Sustainable tropical forest use essential for biodiversity conservation— ITTO Executive Director

18 May 2023

Village training in nursery and tissue culture provided by an ITTO project in Thailand. More attention should be given to productive forests as means for conserving biodiversity. Photo: Royal Forest Department

Yokohama, Japan, 18 May 2023: More attention should be given to productive forests as means for conserving biodiversity, ITTO Executive Director Sheam Satkuru told a side-event held during the 18th session of the United Nations Forum on Forests in New York last week.

“The creation of fully protected areas is clearly important, but it is only one element in effective biodiversity conservation strategies,” said Ms Satkuru. 

“In most tropical countries, it is essential for people to use forests productively as a means for reducing poverty and boosting economies. ITTO believes it is possible to both use forests for the production of timber and other goods and services and conserve the vast majority of the biodiversity these forests host.”

The side-event, which was organized by the Convention on Biological Diversity (CBD) and the UNFF Secretariat, was held on Monday 8 May. It explored the interlinkages between the Kunming–Montreal Global Biodiversity Framework (GBF), as well as the Global Forest Goals (GFGs) and associated targets articulated in the United Nations Strategic Plan for Forests 2017–2030.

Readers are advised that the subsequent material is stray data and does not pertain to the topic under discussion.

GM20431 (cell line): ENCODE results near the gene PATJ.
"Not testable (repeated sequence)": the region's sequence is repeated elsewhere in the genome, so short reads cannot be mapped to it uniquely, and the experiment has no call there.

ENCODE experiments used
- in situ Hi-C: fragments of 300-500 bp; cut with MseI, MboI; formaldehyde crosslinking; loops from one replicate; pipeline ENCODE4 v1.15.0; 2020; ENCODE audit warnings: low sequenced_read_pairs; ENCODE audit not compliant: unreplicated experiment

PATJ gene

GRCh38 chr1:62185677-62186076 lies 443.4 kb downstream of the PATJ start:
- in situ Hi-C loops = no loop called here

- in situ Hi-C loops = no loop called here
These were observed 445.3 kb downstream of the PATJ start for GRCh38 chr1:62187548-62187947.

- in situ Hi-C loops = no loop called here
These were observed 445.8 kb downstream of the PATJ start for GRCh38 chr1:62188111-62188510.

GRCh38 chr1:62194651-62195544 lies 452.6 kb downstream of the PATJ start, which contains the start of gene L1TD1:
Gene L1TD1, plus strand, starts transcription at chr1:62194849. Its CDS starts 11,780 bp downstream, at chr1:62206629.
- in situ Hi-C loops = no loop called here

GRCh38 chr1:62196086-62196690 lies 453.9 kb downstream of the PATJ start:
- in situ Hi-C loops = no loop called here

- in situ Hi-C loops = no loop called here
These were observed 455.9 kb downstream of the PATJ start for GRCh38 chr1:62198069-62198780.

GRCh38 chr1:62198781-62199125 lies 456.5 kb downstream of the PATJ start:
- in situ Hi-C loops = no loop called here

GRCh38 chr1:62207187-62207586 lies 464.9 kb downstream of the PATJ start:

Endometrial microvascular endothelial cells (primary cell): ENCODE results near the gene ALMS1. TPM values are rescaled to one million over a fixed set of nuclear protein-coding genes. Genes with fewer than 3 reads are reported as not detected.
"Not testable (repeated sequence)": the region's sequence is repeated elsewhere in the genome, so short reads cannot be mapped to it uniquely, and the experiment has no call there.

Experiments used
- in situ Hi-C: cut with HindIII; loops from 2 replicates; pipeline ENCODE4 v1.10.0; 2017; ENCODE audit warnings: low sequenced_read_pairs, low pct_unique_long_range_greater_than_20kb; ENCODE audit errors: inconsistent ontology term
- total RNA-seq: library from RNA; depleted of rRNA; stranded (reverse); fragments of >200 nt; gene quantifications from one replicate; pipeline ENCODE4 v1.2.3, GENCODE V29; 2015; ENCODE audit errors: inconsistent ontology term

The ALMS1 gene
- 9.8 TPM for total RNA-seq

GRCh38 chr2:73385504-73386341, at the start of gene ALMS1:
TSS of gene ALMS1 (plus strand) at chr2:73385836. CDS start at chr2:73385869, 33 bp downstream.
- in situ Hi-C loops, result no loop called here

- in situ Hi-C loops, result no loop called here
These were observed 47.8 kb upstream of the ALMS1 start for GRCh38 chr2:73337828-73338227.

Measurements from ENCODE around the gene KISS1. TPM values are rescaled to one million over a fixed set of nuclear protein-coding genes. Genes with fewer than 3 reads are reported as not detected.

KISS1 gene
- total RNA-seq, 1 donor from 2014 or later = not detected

Ms Satkuru said the ITTO/IUCN Guidelines for the Conservation and Sustainable Use of Biodiversity in Tropical Timber Production Forests, published in 2009, was a landmark document that described best practices in production forests to minimize risks to biodiversity.

“The eleven principles set out in these guidelines provide policymakers and forest managers with vital guidance on the actions they can take to improve biodiversity conservation and sustainably use their forests,” she said.

Ms Satkuru referred to the ITTO–CBD Collaborative Initiative for Tropical Forest Biodiversity, which had supported 16 projects in 23 tropical countries between 2010 and 2020. For example, the initiative had trained more than 400 foresters in Central Africa in sustainable forest management and improved biodiversity conservation in the Amazon within a framework of ecologically responsible forest management. 

A key need for encouraging biodiversity conservation in tropical production forests was increased resource mobilization, Ms Satkuru said. 

“More investment is needed to continue encouraging the uptake of sustainable forest management in production forests and to restore degraded areas,” she said. “This will both reduce pressure on protected areas and generate environmental and socioeconomic benefits for local people and national economies. Sustainable forestry is one of the most powerful tools we have to protect the extraordinary biodiversity contained in tropical forests.”

Ms Satkuru said ITTO is fully aligned with the GFGs and the GBF, including in its current Strategic Action Plan 2022–2026.